Scientists are alarmed by the discovery of unusual numbers of fish in the Gulf of Mexico and inland waterways with skin lesions, fin rot, spots, liver blood clots and other health problems.

#13 The number of “low income jobs” in the U.S. has risen steadily over the past 30 years and they now account for 41 percent of all jobs in the United States.

#14 All over America, hospitals that care for the poor and needy are so overwhelmed and are so broke that they are being forced to shut down.  Recently, a local newspaper in Florida ran an article about two prominent charity hospitals in Illinois that have served the poor for more than 100 years but are now asking for permission to shut down….

Two charity hospitals in Illinois are facing a life-or-death decision. There’s not much left of either of them – one in Chicago’s south suburbs, the other in impoverished East St. Louis – aside from emergency rooms crowded with patients seeking free care. Now they would like the state’s permission to shut down.

#15 The U.S. dollar is in such bad shape that now even Steve Forbes is predicting that the U.S. is “likely” to go back to a gold standard within the next five years.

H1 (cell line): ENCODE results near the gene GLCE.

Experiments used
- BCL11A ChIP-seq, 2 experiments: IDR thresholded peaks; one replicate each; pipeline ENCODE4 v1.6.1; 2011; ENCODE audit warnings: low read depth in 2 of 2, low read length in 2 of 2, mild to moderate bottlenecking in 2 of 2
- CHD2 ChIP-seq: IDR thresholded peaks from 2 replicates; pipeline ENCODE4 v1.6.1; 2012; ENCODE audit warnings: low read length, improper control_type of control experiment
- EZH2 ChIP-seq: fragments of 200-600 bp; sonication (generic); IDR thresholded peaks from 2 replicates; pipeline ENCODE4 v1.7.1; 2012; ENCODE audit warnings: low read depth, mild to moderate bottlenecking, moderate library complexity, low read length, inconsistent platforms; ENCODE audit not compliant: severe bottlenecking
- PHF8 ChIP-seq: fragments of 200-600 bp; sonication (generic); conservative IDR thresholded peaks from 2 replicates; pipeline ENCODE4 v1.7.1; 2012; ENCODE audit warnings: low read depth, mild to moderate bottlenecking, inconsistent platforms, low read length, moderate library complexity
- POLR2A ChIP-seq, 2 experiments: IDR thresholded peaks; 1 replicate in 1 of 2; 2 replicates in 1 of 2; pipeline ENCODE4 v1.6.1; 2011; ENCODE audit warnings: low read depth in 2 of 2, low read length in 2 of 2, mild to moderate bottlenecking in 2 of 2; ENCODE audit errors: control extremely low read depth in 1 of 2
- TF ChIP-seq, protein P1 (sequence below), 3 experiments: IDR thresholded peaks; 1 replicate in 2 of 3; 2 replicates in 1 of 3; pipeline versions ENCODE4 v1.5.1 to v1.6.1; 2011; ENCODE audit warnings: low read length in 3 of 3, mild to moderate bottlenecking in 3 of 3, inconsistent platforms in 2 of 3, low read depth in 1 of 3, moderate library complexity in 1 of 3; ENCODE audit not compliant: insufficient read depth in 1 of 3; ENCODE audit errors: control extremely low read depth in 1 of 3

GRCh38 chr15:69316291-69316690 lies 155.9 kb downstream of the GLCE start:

#16 Most Americans don’t realize how much the U.S. dollar has been devalued over the years.  An item that cost $20.00 in 1970 would cost you $115.93today.  An item that cost $20.00 in 1913 would cost you $454.36 today.

#17 Over the past 12 months the average price of gasoline in the United States has gone up by about 30%.

#18 U.S. oil companies will bring in about $200 billion in pre-tax profits this year.  They will also receive about $4.4 billion in specialized tax breaks from the U.S. government.

#19 It is being projected that for the first time ever, the OPEC nations are going to bring in over a trillion dollars from exporting oil this year.  Their biggest customer is the United States.

#20 According to the Pentagon, there are minerals worth over a trillion dollars under the ground in Afghanistan.  Now, J.P. Morgan is starting to tap those riches with the help of the U.S. military.